Being Productive Doesn’t Make You More Valuable

In this episode:

Do we make productivity into a gospel? Being busy doesn’t make you more valuableChecking boxes or being prolific doesn’t make you a better person. 


(Article contains affiliate links. This means that when you click a link and make a purchase, I might receive a small commission from that purchase.)

Inspired Life

I talk a lot about productivity, and I’m a person who always has a lot of projects and dreams. But while I was out for a walk recently, something I heard on podcast made me think about how easy it would be to set productivity as something to desire so much that it becomes a pursuit in itself. It can become our ultimate goal to produce rather than to find meaning.  

Yes, I have days of complete overwhelm. Then there are days when I think I have it all together and everything is manageable.

Perhaps you have heard of the concept of prosperity gospel. It’s way of thinking promoted by some teachers that God wants us to be wealthy and healthy. Let me be clear. It’s a false narrative supported only by taking little snippets of Scripture out of context and pasting them together into this idea that God rewards us with prosperity if we just have enough faith. It leaves people who experience hardship after wholeheartedly following Christ with a lot of questions about what they did “wrong.” 

This is an attractive model because who doesn’t want to be rich and healthy? But it’s so dangerous because God doesn’t promise that. It’s called a gospel because gospel means “good news.” It’s warped because it replaces the good news of grace and forgiveness and replaces it with something different.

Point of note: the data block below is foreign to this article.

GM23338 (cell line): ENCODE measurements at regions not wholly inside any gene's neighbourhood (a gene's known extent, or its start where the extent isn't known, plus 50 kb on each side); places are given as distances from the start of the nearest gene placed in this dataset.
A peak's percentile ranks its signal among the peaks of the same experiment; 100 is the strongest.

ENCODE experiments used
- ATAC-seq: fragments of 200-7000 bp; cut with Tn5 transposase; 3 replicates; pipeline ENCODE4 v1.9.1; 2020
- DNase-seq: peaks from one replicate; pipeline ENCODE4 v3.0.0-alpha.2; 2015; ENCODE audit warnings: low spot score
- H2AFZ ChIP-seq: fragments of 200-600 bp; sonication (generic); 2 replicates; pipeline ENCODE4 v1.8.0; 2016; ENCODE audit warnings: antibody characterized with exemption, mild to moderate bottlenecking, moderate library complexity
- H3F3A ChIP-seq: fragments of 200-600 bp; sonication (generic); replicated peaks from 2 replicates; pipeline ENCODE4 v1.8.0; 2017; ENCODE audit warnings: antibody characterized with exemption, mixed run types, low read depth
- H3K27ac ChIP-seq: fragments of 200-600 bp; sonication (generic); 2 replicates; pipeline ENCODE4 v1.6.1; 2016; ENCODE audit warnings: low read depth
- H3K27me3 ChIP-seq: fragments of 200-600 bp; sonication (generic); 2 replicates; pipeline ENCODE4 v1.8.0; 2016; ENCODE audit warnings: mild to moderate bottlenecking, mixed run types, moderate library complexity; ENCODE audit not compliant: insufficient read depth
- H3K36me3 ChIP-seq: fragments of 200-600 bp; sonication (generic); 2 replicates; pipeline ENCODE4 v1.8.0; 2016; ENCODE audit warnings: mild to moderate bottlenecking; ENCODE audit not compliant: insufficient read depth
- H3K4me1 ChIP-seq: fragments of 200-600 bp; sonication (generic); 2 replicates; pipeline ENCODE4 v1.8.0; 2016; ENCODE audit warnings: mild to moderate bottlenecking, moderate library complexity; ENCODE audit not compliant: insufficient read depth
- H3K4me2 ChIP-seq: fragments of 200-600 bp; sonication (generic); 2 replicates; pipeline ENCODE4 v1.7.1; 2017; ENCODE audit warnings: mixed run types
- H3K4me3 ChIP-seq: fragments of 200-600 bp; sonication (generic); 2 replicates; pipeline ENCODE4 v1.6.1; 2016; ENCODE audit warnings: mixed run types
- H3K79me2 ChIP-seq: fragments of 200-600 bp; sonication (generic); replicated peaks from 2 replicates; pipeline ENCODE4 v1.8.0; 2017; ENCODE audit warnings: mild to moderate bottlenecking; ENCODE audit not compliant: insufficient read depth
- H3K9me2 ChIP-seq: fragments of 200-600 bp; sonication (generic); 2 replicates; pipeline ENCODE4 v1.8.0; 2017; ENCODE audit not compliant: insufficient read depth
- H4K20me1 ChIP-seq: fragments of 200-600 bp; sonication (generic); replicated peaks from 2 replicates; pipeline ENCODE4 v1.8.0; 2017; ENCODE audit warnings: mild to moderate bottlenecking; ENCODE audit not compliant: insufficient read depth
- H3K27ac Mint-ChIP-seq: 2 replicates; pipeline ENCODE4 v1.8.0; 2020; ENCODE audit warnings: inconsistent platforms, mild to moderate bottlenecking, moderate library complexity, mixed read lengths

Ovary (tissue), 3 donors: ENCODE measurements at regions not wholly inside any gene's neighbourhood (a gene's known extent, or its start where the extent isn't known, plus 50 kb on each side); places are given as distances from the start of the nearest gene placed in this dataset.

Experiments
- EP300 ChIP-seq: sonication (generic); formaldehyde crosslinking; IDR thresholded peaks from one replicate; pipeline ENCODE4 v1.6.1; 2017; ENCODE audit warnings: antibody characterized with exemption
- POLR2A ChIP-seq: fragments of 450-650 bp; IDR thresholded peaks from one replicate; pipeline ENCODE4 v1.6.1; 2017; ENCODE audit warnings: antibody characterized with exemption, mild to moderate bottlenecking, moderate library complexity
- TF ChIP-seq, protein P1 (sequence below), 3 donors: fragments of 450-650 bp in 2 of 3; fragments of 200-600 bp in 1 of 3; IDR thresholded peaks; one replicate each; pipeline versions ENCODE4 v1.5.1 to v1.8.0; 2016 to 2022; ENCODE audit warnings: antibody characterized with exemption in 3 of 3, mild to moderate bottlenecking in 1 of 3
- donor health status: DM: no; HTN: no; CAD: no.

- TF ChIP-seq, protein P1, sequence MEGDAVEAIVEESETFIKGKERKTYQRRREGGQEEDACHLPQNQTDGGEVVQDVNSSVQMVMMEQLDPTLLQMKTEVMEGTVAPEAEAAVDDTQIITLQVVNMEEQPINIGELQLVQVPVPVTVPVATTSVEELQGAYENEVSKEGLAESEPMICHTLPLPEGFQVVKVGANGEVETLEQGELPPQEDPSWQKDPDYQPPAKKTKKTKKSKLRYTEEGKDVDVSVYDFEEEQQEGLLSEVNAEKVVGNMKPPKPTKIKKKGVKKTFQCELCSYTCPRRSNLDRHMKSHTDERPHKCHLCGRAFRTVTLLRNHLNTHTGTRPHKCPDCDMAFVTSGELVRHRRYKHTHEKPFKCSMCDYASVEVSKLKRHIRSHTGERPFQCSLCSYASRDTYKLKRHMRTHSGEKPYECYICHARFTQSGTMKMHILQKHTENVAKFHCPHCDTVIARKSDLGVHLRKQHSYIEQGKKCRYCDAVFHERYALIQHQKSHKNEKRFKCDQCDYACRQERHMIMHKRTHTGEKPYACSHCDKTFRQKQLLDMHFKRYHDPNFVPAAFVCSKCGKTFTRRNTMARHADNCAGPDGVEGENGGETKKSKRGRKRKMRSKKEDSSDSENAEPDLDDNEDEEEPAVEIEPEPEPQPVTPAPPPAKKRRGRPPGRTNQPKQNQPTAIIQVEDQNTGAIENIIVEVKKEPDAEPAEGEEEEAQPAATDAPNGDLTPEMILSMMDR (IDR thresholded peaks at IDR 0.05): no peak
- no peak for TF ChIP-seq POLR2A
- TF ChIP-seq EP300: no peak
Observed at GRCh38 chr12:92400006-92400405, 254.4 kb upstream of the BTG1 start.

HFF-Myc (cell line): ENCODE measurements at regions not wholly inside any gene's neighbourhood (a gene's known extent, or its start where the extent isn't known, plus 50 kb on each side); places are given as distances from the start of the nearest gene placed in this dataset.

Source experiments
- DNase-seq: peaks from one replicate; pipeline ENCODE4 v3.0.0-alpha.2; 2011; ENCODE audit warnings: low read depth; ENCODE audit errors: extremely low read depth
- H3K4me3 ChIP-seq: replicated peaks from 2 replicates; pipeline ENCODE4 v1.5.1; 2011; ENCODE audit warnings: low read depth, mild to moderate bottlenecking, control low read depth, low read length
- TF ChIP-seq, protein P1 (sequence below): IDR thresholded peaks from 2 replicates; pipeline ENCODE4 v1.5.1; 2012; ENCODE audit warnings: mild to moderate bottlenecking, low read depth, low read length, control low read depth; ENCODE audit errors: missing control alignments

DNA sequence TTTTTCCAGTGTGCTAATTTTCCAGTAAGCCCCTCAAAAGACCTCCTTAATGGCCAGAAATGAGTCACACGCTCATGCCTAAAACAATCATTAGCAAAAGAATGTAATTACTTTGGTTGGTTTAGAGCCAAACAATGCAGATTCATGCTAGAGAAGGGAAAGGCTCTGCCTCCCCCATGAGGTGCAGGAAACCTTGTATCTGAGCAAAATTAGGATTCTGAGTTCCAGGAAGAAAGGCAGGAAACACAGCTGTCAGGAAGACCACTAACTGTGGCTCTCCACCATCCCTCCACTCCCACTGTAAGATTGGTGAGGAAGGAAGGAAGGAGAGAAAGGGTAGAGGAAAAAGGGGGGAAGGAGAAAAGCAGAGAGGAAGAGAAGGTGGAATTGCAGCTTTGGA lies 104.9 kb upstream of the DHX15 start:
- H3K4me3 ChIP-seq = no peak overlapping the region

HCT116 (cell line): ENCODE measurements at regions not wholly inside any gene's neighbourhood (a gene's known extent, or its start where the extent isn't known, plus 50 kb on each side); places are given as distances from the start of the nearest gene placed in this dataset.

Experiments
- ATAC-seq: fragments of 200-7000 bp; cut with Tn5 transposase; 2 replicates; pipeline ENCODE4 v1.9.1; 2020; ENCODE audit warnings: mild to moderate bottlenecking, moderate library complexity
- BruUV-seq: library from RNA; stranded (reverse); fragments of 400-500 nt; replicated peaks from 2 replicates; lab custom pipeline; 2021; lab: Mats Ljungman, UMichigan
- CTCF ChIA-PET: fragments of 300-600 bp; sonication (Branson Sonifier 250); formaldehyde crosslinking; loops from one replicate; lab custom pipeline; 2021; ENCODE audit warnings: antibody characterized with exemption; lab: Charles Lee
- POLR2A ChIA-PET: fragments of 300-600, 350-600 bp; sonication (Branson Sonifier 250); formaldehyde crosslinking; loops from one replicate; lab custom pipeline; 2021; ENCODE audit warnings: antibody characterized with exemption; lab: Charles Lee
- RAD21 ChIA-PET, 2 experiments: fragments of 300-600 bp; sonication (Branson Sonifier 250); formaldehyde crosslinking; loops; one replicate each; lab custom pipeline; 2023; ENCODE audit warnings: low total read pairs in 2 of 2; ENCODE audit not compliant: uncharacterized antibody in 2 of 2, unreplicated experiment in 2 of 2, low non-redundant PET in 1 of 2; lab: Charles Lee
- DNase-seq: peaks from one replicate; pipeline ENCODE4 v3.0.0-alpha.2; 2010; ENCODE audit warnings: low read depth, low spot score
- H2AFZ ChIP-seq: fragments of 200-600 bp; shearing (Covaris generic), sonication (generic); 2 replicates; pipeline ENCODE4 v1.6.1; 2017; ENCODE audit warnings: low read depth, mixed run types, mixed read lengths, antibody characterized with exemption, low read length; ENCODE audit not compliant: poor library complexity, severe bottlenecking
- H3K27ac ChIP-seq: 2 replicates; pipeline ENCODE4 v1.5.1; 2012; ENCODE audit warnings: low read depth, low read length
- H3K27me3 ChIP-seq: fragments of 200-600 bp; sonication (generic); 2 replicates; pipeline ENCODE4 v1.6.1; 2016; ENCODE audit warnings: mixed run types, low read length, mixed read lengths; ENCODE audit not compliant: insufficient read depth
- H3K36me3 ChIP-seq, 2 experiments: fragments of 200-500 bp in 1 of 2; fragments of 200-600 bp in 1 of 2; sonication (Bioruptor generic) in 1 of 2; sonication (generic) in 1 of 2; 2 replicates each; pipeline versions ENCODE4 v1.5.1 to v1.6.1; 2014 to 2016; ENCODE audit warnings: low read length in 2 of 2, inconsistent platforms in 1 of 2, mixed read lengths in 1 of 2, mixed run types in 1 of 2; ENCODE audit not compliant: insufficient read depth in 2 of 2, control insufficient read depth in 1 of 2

But let me bring up a different concept that I think can be just as dangerous. I’m going to call it the productivity gospel. I know I’m not the first person to come up with that expression. But these are my thoughts on the concept. 

How much do we measure our worth by what we do?
How often do you ask if you’re doing enough?

I think it’s the reason why when someone asks how we’re doing, the first thing we mention is how busy we are. 

  • The productivity gospel says:
  • Fill every moment
  • Always be doing
  • Feel guilty for resting
  • You’re good if you produce
  • Your level of productivity demonstrates your commitment
  • You must measure up to others

Somewhere I grew to believe that being unproductive is a bad word. Sometimes unproductive equals being. Just be. 

I grew up in a culture of work ethic where it wasn’t cool to be caught sitting around. I want to give one caveat. In my church culture and at home, we took sabbath to a place of legalism. We rested. We napped. It was the one day where we could read books and lie around. But I’ve learned that type of sabbath isn’t a gospel either.